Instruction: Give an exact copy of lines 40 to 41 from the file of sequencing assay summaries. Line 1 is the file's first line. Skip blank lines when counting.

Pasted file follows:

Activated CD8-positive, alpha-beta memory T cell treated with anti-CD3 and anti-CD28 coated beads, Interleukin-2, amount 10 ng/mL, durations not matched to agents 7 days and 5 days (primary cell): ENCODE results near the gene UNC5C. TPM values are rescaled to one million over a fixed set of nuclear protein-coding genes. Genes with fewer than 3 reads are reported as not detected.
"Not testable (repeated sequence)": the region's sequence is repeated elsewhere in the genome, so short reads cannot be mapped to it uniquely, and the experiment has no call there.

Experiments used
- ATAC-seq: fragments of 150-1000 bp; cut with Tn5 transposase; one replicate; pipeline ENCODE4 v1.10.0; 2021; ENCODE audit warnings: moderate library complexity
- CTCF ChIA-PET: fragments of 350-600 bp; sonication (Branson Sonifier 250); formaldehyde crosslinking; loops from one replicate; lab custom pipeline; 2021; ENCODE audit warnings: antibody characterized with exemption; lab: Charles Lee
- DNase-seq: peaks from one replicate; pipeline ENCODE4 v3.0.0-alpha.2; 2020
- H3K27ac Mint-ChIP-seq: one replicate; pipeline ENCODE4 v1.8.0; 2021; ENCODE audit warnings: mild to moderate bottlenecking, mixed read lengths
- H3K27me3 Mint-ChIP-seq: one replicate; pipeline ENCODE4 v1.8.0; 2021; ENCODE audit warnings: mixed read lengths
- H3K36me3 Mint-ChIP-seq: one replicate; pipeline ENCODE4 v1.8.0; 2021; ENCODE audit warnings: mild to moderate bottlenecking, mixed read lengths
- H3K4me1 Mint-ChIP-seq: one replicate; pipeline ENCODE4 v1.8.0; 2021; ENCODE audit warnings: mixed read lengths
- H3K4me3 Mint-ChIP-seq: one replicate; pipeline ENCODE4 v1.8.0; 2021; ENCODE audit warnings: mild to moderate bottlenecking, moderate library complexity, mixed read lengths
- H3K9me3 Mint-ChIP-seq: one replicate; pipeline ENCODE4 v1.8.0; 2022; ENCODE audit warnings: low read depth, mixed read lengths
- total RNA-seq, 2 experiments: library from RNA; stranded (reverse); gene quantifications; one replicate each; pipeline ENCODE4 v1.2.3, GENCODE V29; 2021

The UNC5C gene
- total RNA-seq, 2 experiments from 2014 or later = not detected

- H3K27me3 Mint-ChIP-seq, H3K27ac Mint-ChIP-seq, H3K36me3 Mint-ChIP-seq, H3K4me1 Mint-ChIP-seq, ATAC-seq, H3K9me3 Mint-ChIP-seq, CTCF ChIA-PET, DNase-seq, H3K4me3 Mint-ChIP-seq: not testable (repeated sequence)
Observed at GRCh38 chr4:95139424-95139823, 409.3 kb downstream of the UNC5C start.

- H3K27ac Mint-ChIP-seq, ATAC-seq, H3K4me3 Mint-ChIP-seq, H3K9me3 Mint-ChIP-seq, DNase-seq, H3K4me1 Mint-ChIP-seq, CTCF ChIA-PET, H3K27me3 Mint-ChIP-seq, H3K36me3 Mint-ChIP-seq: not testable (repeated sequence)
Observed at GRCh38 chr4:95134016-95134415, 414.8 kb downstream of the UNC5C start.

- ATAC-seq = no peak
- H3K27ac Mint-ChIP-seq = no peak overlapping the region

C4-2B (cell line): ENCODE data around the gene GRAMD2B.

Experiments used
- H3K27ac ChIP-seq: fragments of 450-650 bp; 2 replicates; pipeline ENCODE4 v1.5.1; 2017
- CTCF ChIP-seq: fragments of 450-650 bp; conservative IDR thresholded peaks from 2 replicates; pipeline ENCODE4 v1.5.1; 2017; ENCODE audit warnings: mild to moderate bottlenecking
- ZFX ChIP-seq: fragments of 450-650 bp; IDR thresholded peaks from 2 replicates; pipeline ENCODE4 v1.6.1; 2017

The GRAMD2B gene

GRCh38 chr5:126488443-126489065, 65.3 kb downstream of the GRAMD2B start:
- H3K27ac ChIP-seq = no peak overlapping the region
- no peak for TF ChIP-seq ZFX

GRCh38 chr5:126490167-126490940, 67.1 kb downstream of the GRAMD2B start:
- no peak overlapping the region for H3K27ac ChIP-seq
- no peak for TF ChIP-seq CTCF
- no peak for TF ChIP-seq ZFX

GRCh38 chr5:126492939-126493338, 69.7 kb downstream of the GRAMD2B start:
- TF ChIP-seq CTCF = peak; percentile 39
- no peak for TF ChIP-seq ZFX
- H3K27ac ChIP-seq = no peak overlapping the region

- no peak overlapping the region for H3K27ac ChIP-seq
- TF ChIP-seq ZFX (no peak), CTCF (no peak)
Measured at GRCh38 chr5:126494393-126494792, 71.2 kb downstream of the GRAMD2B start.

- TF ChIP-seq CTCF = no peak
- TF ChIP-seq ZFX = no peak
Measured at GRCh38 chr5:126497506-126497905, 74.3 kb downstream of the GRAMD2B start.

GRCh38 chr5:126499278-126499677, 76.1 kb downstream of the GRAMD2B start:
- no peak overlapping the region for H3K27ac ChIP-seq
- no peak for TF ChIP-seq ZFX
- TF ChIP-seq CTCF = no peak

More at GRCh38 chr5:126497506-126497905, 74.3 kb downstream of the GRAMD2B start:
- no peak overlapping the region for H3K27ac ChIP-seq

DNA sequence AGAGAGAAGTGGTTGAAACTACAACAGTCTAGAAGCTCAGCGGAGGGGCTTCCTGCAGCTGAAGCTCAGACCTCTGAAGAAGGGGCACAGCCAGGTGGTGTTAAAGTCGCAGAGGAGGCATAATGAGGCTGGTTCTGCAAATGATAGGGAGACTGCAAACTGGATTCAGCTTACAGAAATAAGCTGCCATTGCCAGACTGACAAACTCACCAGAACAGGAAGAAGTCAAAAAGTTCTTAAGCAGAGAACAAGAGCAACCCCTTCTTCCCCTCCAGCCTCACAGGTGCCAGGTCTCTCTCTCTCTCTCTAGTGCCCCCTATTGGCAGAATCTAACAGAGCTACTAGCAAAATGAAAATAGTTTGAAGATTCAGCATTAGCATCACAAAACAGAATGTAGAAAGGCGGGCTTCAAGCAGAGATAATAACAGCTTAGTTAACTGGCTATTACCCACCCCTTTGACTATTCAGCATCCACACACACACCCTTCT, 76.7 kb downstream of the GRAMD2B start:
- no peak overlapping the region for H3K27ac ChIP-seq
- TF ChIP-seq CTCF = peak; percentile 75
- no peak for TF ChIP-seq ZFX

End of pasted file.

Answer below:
- TF ChIP-seq ZFX (no peak), CTCF (no peak)
Measured at GRCh38 chr5:126494393-126494792, 71.2 kb downstream of the GRAMD2B start.